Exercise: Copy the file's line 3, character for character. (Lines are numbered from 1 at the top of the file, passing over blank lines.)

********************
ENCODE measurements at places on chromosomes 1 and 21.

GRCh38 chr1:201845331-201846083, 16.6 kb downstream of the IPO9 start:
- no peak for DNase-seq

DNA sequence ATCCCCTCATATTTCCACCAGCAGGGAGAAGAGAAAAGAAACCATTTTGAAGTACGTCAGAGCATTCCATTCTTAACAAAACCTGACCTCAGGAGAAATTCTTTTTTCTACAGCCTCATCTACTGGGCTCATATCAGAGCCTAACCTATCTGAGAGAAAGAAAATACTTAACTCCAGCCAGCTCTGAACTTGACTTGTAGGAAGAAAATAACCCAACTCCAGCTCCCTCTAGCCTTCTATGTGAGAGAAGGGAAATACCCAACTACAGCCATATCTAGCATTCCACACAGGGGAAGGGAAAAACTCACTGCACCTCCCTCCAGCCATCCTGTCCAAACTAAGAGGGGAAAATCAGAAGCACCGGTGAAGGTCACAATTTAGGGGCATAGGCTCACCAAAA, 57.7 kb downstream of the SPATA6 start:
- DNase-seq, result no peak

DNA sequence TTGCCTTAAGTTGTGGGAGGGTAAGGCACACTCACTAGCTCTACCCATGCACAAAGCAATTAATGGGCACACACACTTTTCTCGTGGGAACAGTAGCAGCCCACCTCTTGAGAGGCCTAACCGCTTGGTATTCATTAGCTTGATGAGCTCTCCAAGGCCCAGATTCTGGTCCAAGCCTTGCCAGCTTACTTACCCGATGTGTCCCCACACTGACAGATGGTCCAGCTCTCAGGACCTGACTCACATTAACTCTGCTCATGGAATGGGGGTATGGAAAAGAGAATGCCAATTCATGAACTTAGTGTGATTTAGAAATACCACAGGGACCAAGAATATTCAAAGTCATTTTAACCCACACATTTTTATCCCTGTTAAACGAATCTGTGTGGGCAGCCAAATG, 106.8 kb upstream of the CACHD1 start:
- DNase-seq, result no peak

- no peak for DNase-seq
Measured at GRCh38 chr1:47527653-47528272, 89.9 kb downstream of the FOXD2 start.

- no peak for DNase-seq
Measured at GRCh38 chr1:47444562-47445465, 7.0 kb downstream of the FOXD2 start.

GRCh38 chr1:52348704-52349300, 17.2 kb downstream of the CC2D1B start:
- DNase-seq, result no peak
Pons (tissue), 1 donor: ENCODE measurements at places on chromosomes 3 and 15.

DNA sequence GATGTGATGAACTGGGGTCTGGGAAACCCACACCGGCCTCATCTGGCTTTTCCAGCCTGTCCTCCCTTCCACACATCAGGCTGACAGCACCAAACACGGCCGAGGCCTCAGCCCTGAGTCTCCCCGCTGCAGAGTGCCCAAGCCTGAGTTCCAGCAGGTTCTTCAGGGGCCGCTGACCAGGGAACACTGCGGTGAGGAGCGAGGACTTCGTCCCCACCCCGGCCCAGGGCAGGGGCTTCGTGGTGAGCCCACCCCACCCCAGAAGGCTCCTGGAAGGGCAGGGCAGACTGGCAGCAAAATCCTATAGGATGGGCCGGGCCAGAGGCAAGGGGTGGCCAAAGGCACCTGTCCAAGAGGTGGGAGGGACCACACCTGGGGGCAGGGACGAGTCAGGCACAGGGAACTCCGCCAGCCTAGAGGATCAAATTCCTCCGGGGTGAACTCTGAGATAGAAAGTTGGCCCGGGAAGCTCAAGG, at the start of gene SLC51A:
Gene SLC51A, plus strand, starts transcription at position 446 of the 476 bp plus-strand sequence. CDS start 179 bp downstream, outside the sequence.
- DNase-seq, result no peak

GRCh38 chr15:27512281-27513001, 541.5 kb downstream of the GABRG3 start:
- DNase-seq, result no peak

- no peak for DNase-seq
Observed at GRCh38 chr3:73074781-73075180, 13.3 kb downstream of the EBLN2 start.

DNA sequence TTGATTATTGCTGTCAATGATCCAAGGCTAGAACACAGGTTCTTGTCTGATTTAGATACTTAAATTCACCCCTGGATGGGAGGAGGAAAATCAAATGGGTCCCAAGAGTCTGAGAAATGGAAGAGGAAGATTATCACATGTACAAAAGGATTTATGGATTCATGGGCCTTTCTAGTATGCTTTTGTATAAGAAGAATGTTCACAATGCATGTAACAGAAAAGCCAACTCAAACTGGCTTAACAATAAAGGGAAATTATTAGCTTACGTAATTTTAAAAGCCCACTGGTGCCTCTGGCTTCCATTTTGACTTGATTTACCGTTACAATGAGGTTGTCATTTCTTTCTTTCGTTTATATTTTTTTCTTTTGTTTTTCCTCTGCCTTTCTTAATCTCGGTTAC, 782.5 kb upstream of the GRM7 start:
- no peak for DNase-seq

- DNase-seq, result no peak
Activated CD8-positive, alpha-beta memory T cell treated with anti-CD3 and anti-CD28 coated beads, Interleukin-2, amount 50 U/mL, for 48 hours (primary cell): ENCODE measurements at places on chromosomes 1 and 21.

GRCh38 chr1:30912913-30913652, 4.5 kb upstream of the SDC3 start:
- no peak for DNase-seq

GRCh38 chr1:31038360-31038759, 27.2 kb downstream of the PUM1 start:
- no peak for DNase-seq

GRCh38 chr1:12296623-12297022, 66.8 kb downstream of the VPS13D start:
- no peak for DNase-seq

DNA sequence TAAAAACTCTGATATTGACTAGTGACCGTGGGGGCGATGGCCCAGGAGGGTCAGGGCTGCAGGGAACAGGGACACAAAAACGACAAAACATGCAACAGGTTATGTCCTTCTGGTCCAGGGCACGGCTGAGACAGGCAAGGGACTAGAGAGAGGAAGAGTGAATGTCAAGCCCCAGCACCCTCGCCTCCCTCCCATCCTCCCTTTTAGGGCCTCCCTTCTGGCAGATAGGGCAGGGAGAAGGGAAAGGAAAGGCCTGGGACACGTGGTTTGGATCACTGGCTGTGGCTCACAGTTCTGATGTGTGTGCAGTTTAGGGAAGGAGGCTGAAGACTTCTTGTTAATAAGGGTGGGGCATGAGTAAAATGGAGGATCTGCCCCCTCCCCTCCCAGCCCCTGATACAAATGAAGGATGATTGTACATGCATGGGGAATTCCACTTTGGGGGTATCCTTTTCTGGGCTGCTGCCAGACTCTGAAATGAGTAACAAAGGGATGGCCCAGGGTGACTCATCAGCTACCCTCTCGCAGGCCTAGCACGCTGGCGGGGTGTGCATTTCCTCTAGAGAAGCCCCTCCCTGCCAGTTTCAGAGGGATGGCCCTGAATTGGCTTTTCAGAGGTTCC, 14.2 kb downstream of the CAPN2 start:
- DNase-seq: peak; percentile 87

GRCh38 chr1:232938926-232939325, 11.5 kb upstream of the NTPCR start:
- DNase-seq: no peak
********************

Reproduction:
- no peak for DNase-seq